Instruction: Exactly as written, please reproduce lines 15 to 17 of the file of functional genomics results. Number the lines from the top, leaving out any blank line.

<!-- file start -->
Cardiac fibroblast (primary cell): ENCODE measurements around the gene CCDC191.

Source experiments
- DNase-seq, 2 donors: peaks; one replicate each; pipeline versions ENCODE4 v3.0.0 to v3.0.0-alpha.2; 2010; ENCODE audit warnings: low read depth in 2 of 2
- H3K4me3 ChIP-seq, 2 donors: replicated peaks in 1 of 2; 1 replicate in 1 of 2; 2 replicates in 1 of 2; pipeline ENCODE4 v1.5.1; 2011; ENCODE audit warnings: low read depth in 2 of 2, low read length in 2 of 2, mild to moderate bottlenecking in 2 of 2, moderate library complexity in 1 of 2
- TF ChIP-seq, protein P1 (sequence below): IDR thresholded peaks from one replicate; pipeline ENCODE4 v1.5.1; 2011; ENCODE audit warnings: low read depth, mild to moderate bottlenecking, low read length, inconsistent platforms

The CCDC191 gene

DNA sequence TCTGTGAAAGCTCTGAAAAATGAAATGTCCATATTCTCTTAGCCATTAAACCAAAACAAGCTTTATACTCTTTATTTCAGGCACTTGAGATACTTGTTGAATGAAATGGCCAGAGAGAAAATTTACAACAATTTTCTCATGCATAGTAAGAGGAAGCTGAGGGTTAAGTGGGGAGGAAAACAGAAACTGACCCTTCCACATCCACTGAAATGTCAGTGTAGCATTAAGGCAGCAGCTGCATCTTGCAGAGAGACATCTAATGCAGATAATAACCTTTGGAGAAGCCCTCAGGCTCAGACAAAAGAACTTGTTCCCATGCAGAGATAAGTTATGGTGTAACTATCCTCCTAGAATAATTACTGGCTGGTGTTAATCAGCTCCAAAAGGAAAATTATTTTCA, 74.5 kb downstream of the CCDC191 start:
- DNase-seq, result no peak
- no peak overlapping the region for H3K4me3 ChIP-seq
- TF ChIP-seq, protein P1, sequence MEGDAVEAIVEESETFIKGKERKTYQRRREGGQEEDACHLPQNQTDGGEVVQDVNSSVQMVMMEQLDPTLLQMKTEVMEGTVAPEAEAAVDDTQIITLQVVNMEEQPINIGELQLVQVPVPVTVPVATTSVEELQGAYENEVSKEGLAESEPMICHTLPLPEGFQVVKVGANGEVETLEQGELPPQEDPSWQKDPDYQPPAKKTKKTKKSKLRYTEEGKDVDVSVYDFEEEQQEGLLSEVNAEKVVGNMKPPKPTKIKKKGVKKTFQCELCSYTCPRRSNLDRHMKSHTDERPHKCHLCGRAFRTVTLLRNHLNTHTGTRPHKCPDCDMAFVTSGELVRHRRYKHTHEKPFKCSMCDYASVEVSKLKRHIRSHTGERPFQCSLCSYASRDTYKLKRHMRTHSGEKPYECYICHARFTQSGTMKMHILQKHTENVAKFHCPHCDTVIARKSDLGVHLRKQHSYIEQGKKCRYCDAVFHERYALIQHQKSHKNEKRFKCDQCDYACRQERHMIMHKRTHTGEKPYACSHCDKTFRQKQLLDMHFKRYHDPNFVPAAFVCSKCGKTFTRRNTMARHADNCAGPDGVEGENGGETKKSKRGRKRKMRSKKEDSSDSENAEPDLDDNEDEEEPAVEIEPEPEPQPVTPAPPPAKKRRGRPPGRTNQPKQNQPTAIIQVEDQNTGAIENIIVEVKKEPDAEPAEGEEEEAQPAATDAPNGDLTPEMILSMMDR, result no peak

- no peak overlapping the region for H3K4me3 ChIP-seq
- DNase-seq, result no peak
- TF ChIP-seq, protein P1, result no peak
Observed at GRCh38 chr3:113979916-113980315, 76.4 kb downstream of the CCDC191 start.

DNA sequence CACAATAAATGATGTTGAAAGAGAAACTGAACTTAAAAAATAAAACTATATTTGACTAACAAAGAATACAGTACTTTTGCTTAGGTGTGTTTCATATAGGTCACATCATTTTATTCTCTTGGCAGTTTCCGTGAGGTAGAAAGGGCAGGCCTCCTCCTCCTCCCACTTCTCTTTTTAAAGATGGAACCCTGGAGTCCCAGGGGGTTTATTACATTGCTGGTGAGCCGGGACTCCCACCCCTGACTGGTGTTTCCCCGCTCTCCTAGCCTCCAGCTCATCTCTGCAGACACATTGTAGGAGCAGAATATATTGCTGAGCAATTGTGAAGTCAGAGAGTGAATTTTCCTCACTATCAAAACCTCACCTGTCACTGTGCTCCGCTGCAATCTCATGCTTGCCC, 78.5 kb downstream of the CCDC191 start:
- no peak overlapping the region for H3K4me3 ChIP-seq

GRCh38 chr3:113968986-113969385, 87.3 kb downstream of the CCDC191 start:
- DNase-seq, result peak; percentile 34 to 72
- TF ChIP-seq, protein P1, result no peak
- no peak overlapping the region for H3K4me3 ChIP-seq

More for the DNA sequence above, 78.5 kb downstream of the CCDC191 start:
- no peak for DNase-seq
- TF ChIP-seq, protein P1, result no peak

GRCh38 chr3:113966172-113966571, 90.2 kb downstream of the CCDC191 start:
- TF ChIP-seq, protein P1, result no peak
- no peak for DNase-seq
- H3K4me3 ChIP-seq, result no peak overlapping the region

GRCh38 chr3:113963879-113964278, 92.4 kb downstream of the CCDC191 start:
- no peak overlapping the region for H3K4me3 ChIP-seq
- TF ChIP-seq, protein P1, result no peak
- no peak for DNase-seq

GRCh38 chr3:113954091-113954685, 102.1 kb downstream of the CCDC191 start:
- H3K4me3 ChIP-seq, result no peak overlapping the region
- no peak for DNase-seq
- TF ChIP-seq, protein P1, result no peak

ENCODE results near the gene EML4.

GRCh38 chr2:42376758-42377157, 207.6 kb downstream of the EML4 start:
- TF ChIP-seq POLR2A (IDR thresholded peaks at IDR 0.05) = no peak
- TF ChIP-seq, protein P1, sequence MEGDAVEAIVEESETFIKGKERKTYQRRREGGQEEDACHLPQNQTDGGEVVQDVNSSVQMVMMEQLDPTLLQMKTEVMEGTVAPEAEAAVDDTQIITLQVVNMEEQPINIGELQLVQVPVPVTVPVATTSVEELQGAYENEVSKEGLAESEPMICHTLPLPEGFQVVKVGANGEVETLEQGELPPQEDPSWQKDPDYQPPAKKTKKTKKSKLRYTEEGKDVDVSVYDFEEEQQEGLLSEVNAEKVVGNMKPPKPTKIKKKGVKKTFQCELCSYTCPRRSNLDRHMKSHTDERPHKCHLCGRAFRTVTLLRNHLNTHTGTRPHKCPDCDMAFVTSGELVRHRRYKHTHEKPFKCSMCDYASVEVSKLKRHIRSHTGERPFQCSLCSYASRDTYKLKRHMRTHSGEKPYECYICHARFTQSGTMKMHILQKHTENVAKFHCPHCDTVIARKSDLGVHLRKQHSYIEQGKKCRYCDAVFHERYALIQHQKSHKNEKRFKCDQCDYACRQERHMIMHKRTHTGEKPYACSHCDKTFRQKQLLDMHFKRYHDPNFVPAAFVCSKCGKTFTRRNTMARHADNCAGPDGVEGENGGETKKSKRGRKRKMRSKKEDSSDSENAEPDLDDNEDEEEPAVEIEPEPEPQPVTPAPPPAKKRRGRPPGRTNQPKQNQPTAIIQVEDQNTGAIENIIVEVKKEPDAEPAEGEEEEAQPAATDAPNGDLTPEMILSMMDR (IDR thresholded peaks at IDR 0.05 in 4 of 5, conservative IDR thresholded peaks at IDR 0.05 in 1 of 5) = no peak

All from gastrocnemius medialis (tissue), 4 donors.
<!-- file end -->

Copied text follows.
DNA sequence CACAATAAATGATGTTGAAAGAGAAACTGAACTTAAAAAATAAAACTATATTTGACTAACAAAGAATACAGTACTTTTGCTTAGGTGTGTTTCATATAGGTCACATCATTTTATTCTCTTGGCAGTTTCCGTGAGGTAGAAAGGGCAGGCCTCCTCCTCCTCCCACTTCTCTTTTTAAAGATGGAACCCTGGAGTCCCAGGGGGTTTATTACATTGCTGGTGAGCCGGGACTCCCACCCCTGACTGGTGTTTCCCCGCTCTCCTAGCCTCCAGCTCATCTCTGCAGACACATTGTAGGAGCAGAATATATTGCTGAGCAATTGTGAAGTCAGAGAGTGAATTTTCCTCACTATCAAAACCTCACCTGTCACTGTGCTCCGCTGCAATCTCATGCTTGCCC, 78.5 kb downstream of the CCDC191 start:
- no peak overlapping the region for H3K4me3 ChIP-seq

GRCh38 chr3:113968986-113969385, 87.3 kb downstream of the CCDC191 start: